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At the end of 2016, 65% of the world’s population had a mobile subscription – a total of 4.8 billion unique mobile subscribers.
By 2020, almost 860 million new subscribers will be added, taking the global penetration rate to 73%. However, mobile subscriber growth is slowing; we expect a compound annual growth rate (CAGR) of 4.2% between 2016 and 2020, compared to 5.6% over the preceding four years.
This is according to a New Report by GSMA, ‘The Mobile Economy: Sub-Saharan Africa 2017’, which was launched at the GSMA Mobile 360 – Africa event held in Dar-es-Salaam Tanzania. Unlike last year’s report that focused on the whole of the African Continent, this year the study covered only the Sub-Saharan Region.
With developed markets approaching saturation, the report further showed that developing markets will account for nine out of ten new subscribers in the four years to 2020. Asia Pacific will add approximately 571 million unique subscribers, representing two thirds of new subscriber growth globally over the same period. Annual subscriber growth in Sub-Saharan Africa – the world’s most under-penetrated region – is expected to be 6.2%.
The new report forecasts that the number of unique mobile subscribers in Sub-Saharan Africa will grow from 420 million (43 per cent of the population) at the end of 2016 to 535 million (50 per cent of the population) in 2020, making it the fastest growing region in the world over this period.
The report also highlighted the Sub-Saharan Africa mobile ecosystem’s growing contribution to regional GDP, jobs, innovation and socio-economic development.
“Sub-Saharan Africa will be a key engine of subscriber growth for the world’s mobile industry over the next few years as we connect millions of previously unconnected men, women and young people across the continent,” said Mats Granryd, Director General of the GSMA. “Mobile is also offering sustainable solutions that address the lack of access to services such as health, education, electricity, clean water and financial services, which still affect large swathes of the population.”
Speaking to CIO East Africa, Kenechi Okeleke, Lead Analyst GSMA Intelligence also pointed out that the four key hindrances to mobile penetration in Africa which included Accessibility, digital literacy, Affordability and lack of local content still persisted.
However, Mr. Kenechi also said that the report findings also showed new trends to grow mobile penetration were emerging including the second hand market way of acquiring smartphones as well as Mobile Operators finding ways to offer affordable data bundles to their customers.
Major highlights from the report show that subscriber growth is expected to be concentrated in large, underpenetrated markets such as the Democratic Republic of Congo (DRC), Ethiopia, Nigeria and Tanzania, which together will account for half of the 115 million new subscribers expected in Sub-Saharan Africa by 2020.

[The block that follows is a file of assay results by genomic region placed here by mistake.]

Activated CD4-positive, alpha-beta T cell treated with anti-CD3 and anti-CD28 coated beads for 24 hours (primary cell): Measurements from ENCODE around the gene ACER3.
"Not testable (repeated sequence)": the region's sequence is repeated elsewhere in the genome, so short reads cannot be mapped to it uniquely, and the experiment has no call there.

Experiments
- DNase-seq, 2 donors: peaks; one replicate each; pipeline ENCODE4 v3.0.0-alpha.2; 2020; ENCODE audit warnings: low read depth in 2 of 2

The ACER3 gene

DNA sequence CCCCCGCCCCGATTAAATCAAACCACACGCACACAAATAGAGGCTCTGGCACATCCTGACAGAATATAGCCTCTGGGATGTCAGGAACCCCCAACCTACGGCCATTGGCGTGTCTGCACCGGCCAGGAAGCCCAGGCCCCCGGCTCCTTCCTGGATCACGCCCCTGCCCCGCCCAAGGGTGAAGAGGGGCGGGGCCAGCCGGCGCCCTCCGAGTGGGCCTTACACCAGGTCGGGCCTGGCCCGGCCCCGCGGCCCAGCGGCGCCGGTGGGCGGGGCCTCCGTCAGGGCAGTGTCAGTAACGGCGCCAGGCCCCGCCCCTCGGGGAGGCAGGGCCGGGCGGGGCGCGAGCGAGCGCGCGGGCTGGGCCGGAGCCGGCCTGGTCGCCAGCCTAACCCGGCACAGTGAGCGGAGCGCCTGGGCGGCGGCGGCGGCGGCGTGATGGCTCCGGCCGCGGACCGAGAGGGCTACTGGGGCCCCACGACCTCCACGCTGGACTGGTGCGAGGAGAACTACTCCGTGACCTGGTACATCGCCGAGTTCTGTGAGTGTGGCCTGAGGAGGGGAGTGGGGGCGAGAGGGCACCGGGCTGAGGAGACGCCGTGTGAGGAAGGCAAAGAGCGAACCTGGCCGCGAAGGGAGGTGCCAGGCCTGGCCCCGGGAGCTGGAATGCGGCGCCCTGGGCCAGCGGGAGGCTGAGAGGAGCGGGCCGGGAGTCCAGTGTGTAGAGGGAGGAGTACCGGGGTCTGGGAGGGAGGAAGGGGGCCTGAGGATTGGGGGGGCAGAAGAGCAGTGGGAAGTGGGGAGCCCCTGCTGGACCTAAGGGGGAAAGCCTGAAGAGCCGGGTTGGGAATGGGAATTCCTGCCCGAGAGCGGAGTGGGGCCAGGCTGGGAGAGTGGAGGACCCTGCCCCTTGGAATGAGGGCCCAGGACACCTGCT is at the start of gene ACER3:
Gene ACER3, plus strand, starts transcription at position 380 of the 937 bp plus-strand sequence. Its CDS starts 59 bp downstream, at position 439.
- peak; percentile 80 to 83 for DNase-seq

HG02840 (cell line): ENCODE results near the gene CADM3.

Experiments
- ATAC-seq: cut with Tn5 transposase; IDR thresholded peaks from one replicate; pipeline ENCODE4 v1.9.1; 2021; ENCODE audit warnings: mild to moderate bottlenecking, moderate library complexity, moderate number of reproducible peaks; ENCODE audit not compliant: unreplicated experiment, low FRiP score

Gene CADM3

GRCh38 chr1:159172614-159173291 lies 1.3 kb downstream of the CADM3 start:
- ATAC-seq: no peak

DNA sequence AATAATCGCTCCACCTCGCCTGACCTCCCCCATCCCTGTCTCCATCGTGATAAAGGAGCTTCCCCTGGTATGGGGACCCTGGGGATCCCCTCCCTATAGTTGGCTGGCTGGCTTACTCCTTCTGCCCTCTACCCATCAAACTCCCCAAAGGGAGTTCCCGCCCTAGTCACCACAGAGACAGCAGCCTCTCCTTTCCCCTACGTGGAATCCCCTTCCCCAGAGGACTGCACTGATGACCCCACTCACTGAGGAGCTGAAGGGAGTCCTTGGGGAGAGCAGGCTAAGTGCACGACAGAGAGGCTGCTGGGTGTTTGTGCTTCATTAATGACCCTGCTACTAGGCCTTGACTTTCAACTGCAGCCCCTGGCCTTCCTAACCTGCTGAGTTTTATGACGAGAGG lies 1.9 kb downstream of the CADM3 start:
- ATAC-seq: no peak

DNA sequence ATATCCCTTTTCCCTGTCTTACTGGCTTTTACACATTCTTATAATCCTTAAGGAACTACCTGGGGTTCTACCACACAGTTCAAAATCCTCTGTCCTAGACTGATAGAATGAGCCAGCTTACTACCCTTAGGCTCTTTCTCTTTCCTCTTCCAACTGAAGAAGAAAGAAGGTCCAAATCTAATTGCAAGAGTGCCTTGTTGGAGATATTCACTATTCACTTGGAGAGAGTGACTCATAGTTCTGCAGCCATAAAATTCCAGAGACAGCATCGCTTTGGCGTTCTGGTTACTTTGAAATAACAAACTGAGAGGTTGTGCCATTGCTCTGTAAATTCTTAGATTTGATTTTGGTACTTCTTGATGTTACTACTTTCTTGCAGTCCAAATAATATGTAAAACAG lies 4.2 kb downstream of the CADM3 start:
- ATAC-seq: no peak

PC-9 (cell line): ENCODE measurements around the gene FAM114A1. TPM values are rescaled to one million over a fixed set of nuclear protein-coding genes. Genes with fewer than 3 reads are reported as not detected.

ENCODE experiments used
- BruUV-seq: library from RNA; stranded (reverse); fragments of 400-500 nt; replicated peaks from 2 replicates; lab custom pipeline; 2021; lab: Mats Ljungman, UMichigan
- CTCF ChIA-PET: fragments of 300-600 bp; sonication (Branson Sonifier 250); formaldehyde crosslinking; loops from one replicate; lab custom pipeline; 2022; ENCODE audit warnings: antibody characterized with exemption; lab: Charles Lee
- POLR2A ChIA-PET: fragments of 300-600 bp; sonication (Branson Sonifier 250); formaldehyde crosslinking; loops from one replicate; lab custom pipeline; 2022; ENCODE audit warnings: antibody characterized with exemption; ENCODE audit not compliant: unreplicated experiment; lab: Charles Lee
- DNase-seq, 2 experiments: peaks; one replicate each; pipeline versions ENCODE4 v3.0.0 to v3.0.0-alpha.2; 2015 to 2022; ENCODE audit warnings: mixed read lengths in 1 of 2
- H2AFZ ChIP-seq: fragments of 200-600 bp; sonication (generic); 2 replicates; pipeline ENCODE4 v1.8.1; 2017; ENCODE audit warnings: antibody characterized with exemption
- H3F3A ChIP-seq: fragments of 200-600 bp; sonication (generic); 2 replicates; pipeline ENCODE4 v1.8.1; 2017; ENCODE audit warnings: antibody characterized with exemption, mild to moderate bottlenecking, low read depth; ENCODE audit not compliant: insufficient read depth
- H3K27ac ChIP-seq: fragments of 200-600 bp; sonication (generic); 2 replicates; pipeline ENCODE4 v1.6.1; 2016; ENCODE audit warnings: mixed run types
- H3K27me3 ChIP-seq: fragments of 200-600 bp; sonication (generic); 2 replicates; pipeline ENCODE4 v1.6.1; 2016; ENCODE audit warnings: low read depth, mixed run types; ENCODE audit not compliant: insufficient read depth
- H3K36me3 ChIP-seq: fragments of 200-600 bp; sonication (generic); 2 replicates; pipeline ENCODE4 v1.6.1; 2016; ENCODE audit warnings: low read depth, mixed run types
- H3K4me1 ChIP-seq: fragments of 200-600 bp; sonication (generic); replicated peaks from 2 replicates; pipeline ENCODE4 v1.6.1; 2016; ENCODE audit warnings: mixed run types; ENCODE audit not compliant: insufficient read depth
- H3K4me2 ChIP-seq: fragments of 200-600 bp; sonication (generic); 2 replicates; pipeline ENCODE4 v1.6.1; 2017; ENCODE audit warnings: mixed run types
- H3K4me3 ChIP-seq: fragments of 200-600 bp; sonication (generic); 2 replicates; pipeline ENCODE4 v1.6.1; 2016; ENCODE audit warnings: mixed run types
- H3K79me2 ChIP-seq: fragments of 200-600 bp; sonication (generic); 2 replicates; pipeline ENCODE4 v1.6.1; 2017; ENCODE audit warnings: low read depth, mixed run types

Growth will also focus on currently under-represented segments such as the under-16 age group, which accounts for more than 40 per cent of the population in many countries, and women, who are currently 17 per cent less likely to have a mobile phone subscription than their male counterparts.
Mobile is also a vital tool in delivering digital and financial inclusion in Sub-Saharan Africa. Around 270 million people in the region now access the internet through mobile devices, while the number of registered mobile money accounts has reached 280 million.
Mobile operators and others are also leveraging the ubiquity of mobile networks across the region to deliver services that are working towards achieving the UN Sustainable Development Goals (SDGs) in areas such as energy, water and sanitation, healthcare, and education.
Mobile technologies and services generated $110 billion of economic value in Sub-Saharan Africa in 2016, equivalent to 7.7 per cent of regional GDP, a figure expected to grow to $142 billion (8.6 per cent of GDP) by 2020. The mobile ecosystem also directly and indirectly supported approximately 3.5 million jobs in the region last year, and made a $13 billion contribution to the public sector in the form of taxation.
Local mobile operators have invested $37 billion in their networks over the past five years, mainly to deploy new 3G/4G mobile broadband networks. About a third of mobile connections in region were running on mobile broadband networks at the end of last year, forecast to rise to 60 per cent by 2020. These new networks – alongside rising smartphone adoption – are driving demand for digital content and services.
“As Sub-Saharan Africa transitions to higher levels of mobile engagement, underpinned by growing access to mobile data services and smart devices, we are seeing a flourishing mobile ecosystem emerge, supported by growing investments by operators and others in mobile-focused start-ups and tech hubs,” added Granryd.
He further added that building this digital society will require collaboration between governments and the mobile industry to develop the policies and programmes that create the right incentives for innovation and an enabling environment for extending connectivity to all.